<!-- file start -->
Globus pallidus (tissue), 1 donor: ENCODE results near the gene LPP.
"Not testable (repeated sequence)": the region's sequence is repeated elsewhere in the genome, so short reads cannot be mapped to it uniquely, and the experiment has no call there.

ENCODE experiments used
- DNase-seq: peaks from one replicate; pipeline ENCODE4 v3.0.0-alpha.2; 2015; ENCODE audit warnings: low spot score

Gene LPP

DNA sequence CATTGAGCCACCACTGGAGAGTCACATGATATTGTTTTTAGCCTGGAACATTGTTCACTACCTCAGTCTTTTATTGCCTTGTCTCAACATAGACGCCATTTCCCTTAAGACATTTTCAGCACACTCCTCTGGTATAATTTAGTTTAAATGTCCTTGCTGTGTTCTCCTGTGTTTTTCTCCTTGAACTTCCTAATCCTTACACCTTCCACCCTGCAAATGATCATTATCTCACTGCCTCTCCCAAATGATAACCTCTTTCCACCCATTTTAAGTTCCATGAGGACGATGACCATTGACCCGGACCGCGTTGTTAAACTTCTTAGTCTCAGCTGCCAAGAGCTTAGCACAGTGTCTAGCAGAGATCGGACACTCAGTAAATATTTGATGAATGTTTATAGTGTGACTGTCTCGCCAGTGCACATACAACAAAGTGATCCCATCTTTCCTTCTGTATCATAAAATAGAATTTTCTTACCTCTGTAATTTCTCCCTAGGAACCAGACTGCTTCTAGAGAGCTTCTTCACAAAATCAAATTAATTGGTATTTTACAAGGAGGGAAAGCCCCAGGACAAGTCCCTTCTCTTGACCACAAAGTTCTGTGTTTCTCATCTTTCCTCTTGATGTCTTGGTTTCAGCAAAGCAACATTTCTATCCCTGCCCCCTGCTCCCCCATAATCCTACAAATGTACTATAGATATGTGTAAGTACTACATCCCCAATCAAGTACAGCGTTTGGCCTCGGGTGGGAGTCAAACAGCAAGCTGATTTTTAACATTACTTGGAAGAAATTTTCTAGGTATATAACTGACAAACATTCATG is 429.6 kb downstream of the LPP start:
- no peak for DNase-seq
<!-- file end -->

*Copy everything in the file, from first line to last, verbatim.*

Globus pallidus (tissue), 1 donor: ENCODE results near the gene LPP.
"Not testable (repeated sequence)": the region's sequence is repeated elsewhere in the genome, so short reads cannot be mapped to it uniquely, and the experiment has no call there.

ENCODE experiments used
- DNase-seq: peaks from one replicate; pipeline ENCODE4 v3.0.0-alpha.2; 2015; ENCODE audit warnings: low spot score

Gene LPP

DNA sequence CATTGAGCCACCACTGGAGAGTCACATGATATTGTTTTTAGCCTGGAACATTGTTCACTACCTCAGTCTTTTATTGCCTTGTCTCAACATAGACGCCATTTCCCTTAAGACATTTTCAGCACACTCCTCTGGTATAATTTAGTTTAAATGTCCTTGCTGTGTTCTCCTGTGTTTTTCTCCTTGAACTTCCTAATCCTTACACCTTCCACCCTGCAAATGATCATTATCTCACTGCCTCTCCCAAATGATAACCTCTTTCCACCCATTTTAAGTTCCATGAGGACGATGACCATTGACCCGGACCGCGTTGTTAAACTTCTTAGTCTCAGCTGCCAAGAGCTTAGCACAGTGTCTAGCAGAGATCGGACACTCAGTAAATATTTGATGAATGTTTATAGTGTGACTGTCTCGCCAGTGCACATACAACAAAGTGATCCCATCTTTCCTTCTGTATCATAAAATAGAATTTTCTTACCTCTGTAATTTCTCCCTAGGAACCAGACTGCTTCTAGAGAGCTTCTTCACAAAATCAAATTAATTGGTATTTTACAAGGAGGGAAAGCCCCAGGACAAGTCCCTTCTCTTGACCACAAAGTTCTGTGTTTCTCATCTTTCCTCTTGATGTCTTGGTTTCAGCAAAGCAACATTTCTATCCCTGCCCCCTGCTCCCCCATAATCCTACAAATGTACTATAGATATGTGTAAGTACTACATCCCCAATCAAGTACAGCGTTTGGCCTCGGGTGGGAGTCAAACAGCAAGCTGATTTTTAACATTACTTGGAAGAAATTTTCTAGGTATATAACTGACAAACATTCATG is 429.6 kb downstream of the LPP start:
- no peak for DNase-seq